“All the men in the world are divided into two ranks, Godly or Ungodly, Righteous or Wicked; of wicked men two sorts, some are notoriously wicked, others are Hypocrites: of Hypocrites two sorts (and you shall find them in the Church of God) some are washed Swine, others are Goats” -Puritan John Cotton
The Puritans had a rhetorical style of preaching that centered on dichotomies. It basically asserted that everything in the world was mirrored by its opposite. So, for every godly person there was an equal ungodly opposite. The mirror image would be reflected throughout culture. Taken from the themes of Scripture, there are always saints and sinners, right and wrong, light and dark. These major themes are reflected throughout most every book of the Bible. Consider in Genesis, there are two trees, one good one bad. There are two Adams, the original Adam makes the wrong choice plunging all of humanity into a cursed creation, and a second Adam (Jesus) who makes the right choice, granting all of us access to restored paradise. I’m not a theologian by training, but even a simple pedestrian reading of the Bible, will reveal these dichotomies. Themes that are still prevalent in the world today. I believe it is an understanding often embraced by preachers and politicians alike. If you consider the current political divide there is this idea on the part of Republicans, that Democrats are the evil opposite to all of their political aims and vice versa. It seems we have divided into “good and bad” “righteous and evil” in America. With little room for nuance. We don’t trust each other. We don’t trust the doctors, scientist, or educators that disagree with our perspective. We live in a world, void of any authority that dares to disagree with us. If something doesn’t make sense to us, or if causes us to question any deeply held belief, we are willing to reject it. We do so without even considering the massive costs, of time, energy and investment, that brought us the information.
We live in a world that is divided along tribal lines. These tribes are fueled by intuitive perspectives that have been rewarded over time. And when anyone deviates from that expected behavior or challenges the underlying assumptions, they are assumed to be wrong at best and evil at worst. People love simplicity. They love to feel rather than think. So, this makes it very easy for tribalism to survive and flourish. Because, as Jonathan Haidt observes, it is our passions that drive our reason. Our heads ride the elephant of our hearts. And the elephant goes wherever it wants to go. Our brains are simply along for the ride.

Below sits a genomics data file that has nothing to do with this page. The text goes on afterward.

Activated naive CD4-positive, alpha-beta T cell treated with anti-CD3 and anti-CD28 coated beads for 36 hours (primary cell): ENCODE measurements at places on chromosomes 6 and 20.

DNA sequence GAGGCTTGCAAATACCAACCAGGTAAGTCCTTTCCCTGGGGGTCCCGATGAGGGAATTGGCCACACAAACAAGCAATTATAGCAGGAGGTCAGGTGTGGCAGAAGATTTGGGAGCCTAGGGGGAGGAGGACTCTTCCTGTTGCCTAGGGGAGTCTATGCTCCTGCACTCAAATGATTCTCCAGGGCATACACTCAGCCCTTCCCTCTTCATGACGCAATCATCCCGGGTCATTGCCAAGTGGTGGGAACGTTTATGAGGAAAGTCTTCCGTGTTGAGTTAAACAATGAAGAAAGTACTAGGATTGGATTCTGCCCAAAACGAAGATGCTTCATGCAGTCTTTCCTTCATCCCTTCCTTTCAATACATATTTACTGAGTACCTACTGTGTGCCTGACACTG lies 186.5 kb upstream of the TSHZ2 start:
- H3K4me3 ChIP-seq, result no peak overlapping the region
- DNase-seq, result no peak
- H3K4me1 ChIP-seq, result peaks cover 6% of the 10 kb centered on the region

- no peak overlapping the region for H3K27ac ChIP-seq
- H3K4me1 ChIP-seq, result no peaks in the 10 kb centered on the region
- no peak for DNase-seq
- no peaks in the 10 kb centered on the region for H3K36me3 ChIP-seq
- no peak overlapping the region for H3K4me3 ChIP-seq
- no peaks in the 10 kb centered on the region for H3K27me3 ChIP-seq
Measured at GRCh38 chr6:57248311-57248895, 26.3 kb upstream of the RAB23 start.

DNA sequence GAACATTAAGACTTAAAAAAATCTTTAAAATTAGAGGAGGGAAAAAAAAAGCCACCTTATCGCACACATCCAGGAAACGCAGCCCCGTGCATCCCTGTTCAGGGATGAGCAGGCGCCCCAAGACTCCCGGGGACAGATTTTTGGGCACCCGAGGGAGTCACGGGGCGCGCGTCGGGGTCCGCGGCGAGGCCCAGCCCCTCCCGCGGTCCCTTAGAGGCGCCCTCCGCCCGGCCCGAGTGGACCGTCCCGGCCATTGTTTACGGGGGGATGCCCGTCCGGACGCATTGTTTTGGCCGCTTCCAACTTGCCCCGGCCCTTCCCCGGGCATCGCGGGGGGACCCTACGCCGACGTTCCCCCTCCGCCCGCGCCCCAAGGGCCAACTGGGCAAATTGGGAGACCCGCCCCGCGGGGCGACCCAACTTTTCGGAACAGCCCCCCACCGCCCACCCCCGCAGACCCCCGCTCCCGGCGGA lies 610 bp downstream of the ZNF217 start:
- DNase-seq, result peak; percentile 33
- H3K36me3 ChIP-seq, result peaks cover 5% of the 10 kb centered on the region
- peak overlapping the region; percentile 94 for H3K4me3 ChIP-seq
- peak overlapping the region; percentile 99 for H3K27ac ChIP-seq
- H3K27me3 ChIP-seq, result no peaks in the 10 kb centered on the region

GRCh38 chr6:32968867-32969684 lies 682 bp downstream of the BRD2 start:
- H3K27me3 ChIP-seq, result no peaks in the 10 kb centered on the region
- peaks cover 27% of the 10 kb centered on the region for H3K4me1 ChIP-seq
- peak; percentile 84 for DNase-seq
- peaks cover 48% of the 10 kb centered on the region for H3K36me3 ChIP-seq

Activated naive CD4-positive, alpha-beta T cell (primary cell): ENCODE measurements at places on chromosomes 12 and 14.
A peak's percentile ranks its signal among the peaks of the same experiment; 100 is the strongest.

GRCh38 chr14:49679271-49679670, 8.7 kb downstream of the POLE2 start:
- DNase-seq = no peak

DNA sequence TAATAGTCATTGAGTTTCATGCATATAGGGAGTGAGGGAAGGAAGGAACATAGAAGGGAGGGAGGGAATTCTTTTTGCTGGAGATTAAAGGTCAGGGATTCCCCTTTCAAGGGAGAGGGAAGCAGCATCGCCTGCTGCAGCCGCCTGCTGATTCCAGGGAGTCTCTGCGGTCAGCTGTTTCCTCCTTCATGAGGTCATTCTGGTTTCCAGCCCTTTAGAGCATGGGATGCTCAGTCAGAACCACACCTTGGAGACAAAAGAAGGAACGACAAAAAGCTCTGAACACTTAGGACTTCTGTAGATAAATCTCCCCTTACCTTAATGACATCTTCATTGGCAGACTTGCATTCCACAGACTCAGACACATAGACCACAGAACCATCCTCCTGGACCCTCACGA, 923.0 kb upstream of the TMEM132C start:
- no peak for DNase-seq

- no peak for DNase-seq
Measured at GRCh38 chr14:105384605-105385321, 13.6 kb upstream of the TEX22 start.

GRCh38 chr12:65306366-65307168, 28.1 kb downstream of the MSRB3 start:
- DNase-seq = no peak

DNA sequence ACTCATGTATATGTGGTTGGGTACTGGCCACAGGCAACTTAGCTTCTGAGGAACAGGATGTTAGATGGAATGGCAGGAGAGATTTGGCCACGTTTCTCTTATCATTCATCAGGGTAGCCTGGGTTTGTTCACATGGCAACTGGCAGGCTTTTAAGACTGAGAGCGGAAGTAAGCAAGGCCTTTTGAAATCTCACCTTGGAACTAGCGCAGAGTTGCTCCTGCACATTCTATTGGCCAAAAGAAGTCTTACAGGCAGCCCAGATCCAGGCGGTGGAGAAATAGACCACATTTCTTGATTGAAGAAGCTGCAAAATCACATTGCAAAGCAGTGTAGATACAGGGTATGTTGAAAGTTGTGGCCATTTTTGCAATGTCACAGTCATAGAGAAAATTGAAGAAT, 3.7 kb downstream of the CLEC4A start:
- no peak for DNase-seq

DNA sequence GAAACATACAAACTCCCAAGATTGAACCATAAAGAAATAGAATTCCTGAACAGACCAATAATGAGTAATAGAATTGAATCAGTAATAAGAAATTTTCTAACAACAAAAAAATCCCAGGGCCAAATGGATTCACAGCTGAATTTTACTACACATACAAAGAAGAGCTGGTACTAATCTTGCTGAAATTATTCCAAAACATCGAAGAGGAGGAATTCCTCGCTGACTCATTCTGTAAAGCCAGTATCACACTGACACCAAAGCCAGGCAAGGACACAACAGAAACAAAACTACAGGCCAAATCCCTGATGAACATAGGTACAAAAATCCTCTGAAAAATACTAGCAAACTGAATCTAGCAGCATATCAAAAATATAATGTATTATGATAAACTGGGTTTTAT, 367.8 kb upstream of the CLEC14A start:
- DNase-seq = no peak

But not everything in the world is simple. And just because I don’t understand a complex subject, doesn’t make it non-existent. If the world and everything in it were dependent upon my understanding, my world would not exist. Because there is nothing that I, or you for that matter, fully understand. To echo the words of the Apostle Paul, “We see through a glass darkly.” But so many in our world insist that they see clearly. That they understand fully. And they no better than the best minds of the world. Certainly, I’m not suggesting that the “best minds” of the world are incapable of error, but I am suggesting that my mind and your mind are far more likely to be in error than the expert who has given up a significant portion of their lives to study one subject in depth. And then submit their findings to others who have done the same through critical examination. This is the rigorous process that results in gaining expertise. A process that few achieve, but many claim. And many claim such status based upon very limited knowledge. Resulting in tribal loyalties based in who and what we choose to believe, not as a result of independent research, but based in a process that we mistake for independent research, which is really just a confirmation of our own biases.
I see this splintering in virtually every aspect of our cultural existence. We all go as our passions direct us. This becomes increasingly dangerous in a world that isn’t informed living with passions that aren’t transformed by the gospel of Christ.
I was thinking earlier about Paul’s words “If anyone is in Christ, he is a new creature, the old has passed away and the new has come.” We really need a new order to come to our world.